Paramount, which is struggling more doggedly than its rivals to find new sources of revenue and financing, has warily struck a revenue-sharing deal with kiosk DVD renter Redbox that will give it until the end of the year to determine whether the deal will be beneficial or cannibalize its customer base. It will particularly be looking at how Wal-Mart customers react. The chain store is the nation's largest outlet for new DVDs. It also rents them, using the Redbox kiosks. If at the end of the year, Paramount determines that Redbox does not represent a threat to DVD sales, it has the option to trigger a five-year deal that could be worth as much as $575 million. The arrangement puts Paramount in the middle of an industry tug-of-war over Redbox. Disney, Sony Pictures and Lions Gate have deals guaranteeing them hundreds of millions of dollars for DVD purchases over five years. Warner Bros. and 20th Century Fox are seeking to block Redbox from renting any of its movies until a month after they're released.


The operators of The Pirate Bay were made to walk the plank Tuesday after the Swedish file-sharing website was shut down by its ISP, Black Internet. However, by early today (Wednesday) the website was up and running again after relocating outside of Sweden. It was not immediately clear which ISP had rescued the operators. Black Internet had acted after receiving a court order on Tuesday to stop providing service to the notorious BitTorrent-tracking website. "There are laws and rules in society and they should be respected," Black Internet CEO Victor Möller told a Stockholm newspaper, Dagens Nyheter. For most of the day, those attempting to access the website were greeted with a message from its operators vowing to "defend our Internets, to ride out the storm of war, and to outlive the menace of tyranny, if necessary for years, if necessary alone."


Efforts to prevent the closure of the acute-care hospital and long-term-care facility operated by the Motion Picture & Television Fund have thus far failed. The MPTF sent letters to the 78 remaining patients there reminding them that the facility will shut down by the end of the year. Although the two facilities had 136 patients in January when the closures were originally announced, it now has 78. But according to MPTF Foundation chief Ken Scherer, those remaining have taken no steps to move elsewhere -- hence Tuesday's letter. The decision to shut down the facilities has generated angry debate in the industry, with supporters of the closure insisting that they were too expensive to maintain, that patients would be better off at other facilities, and that keeping them open would jeopardize the MPTF's other assisted living and health-care services that serve some 60,000. Opponents have advocated a fund-raising campaign to save the facilities, which reportedly operated on a $28-million deficit in 2008.


Disney has introduced a version of netbook computers aimed at 6-12-year-olds. The so-called Disney Netpals, priced at about $350.00 (in separate boy and girl styles), represents the combined work of Disney's Toymorrow team and ASUS computers, with a kid-friendly user interface, a rugged body, a keyboard designed to resist spills, and numerous safety features and parental controls, including a feature that allows parents to limit the time their kids can spend on the computer. As expected, the computers offer numerous multimedia functions connected to Disney videos and music. In an interview with longtime Disney watcher Jim Hill, Chris Heatherly, who heads the toy unit of Disney Consumer Products, said that under CEO/President Robert Iger, "there's been a renewed focus on technology at Disney. Each division of the company was asked to come up their own technological strategy, a five year plan. And a lot of that platform is now in place." He added that he is anxious to see Disney now proceed to "create the sorts of consumer electronics that people are really looking forward to."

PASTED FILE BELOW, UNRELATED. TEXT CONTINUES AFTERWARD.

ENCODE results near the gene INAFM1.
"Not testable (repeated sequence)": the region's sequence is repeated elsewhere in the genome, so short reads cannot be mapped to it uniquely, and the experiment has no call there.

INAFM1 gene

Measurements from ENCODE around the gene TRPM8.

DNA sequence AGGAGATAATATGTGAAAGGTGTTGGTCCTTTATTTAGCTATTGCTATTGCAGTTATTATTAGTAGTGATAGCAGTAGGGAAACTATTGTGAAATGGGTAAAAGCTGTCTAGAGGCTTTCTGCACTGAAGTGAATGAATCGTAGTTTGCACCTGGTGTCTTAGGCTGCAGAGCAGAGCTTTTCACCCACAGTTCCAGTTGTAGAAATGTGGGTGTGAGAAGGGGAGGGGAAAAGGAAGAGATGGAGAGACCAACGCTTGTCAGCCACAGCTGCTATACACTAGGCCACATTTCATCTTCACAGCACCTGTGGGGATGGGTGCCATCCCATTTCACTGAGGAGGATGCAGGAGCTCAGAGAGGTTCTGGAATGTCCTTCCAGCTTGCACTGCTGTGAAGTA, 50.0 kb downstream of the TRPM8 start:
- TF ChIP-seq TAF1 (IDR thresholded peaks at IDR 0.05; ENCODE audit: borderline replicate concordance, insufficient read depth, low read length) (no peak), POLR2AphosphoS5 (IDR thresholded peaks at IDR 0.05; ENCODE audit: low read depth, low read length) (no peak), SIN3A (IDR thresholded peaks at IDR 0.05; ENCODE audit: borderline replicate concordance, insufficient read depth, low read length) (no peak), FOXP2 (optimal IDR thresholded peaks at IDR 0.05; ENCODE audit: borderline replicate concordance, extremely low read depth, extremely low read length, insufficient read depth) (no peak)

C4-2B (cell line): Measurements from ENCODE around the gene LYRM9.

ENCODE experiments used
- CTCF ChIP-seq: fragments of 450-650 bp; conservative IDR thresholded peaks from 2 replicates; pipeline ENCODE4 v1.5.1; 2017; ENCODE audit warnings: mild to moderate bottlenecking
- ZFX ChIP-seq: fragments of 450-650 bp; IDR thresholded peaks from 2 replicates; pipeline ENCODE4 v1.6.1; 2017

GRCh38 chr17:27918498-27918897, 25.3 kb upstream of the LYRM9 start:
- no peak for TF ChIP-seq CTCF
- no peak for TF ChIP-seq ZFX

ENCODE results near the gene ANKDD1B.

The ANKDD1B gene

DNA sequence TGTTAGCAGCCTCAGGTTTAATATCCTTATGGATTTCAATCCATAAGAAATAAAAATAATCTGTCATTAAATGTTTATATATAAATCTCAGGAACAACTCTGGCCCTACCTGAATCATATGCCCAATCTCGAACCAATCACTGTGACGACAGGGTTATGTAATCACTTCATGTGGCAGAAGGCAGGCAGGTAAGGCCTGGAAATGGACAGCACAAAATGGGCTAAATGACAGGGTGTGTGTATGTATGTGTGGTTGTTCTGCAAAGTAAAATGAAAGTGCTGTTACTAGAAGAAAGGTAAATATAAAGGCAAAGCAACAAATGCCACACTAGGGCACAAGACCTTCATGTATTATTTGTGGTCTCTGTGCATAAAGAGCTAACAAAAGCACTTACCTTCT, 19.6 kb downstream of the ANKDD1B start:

The 40th anniversary of Woodstock, which took place from August 15 to August 18, 1969 is being marked forty years and eight days later by the release of Ang Lee's Taking Woodstock. Reviews are not quite groovy. In fact, Lou Lumenick in the New York Postcomplains that Lee "turns the fabled music festival, a key cultural moment of the late 20th century, into an exceedingly lame, heavily clichéd, thumb-sucking bore." Likewise Rafer Guzmán in the New York Daily Newscalls the movie "frustratingly sedate, more opiate than hallucinogen." Taking note of Lee's assertion at the Cannes Film Festival last May that "I wanted to make a comedy after making so many tragedies," Claudia Puig in USA Todaycomments, "He has done that, but he also has made a surprisingly bland film." She concludes: "Lee's movie captures the mellow mood and mud-caked faces of the crowd but misses the reverberations of the counterculture revolution." But Stephen Holden, who calls the movie "likable, humane," suggests that such a task was never the object of the filmmaker. "Taking Woodstock," he writes, "is a gentle, meandering celebration of personal liberation at a moment when rigid social barriers were becoming more permeable, at least among the young." Several reviewers also find much to praise about the movie even while giving it barely passing grades. Betsy Sharkey comments in the Los Angeles Timesthat the movie amounts to "a meticulously rendered and achingly authentic portrait of a time and a place that is, by turns, sweeping and intimate, poignant and painful, funny and flat, emotional and emotionless. It's a frustrating complication of a movie with a sprawling story and grand ambitions -- and some truly grand acting -- that stumbles almost as often as it soars. Bummer."